The pulsing drums, rumbling brass and minor key that serve as soundtrack to one of NASA's recent videos make it seem as if Michael Bay were directing a sequel to Armageddon. But these animated astronauts aren't going out of Earth's orbit to blow big space rocks to bits. They're collecting samples, which in itself is a time- and labor-intensive procedure.
The video, animated by the Johnson Space Center, annotates just how much time and effort is required to do even the most mundane of space tasks. After the craft Orion is launched into space via heavy-lift rocket, it will make a nine-day journey toward its asteroid target.
Orion first heads towards the moon, but instead of landing there, it swoops around its surface. It takes what little gravity the moon exerts and uses it to slingshot itself closer to the asteroid. Once it gets close enough, the astronauts will begin the docking procedure to the asteroid.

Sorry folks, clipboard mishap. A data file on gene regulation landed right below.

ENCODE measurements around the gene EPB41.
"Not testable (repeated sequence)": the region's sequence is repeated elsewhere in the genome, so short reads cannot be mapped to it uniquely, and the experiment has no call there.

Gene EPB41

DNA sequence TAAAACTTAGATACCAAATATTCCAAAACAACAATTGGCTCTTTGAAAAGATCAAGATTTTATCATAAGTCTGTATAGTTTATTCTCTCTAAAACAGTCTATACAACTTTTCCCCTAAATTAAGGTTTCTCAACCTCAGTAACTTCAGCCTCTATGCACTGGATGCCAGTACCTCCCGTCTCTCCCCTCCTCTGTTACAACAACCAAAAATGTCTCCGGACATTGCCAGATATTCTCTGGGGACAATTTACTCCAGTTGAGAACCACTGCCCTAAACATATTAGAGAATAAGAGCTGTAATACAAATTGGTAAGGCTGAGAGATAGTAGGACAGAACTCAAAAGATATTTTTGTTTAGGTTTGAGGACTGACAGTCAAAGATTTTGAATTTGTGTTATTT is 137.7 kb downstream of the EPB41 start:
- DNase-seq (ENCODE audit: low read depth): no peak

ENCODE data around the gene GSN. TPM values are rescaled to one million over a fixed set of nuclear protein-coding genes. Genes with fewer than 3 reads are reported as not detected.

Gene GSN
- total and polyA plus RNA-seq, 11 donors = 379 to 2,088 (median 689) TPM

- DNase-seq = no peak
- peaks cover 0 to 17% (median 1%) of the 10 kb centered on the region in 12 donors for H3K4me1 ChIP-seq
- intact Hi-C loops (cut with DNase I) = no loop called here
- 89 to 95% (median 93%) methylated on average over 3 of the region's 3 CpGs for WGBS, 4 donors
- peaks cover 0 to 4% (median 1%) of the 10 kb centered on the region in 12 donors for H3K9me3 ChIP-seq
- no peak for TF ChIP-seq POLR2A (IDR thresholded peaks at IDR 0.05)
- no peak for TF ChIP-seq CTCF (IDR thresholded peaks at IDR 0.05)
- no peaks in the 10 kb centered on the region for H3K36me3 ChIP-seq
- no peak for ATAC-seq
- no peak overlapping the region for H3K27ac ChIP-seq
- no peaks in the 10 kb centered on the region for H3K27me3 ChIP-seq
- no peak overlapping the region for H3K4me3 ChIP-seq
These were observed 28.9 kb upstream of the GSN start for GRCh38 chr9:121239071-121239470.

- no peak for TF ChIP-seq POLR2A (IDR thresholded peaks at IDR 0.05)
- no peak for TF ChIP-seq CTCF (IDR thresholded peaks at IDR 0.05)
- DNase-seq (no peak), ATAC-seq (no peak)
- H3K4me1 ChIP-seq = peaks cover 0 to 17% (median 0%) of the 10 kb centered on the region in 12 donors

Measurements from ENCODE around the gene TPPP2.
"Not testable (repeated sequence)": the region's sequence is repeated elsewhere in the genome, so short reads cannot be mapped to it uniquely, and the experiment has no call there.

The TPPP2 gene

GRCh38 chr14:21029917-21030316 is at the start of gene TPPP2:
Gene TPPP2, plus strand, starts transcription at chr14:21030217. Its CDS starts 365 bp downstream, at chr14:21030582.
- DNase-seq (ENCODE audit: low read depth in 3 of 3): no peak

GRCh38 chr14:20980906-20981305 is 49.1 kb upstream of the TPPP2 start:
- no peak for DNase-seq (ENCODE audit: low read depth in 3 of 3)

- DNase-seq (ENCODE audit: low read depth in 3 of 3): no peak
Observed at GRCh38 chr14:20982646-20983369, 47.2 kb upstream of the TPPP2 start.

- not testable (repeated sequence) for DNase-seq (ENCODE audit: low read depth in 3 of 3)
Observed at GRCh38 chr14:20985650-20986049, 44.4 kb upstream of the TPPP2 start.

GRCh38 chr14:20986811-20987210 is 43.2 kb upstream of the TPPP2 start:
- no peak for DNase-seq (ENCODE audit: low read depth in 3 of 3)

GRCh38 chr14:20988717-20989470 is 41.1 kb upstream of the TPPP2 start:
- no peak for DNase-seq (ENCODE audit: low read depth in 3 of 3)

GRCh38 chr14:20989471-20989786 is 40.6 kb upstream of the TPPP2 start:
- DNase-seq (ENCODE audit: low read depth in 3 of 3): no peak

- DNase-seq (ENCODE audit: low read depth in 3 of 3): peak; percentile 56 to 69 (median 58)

After Orion has docked with the asteroid, the astronauts on board can start a spacewalk and collect a sample. Once they are finished, Orion would go back the way it came, looping around the moon for a second time and heading back towards Earth.
Rachel Kraft, a spokesperson for NASA, said that many aspects of the Asteroid Initiative aren't set in stone. "This recent video shows a more nuanced impression of what the crewed part of the mission will be like," she told ABC News.
A previous video released by NASA showed how an unmanned spacecraft, known as the Asteroid Redirect Vehicle, would wrap an oversized Hefty bag around the asteroid and physically move it to a safe region away from Earth.
NASA held a press conference in June, inviting anyone with ideas for the Asteroid Initiative to submit them to the agency. "We've received over 400 submissions," said Kraft. NASA is still reviewing proposals for asteroid redirection and will discuss several of them at a workshop at the end of September.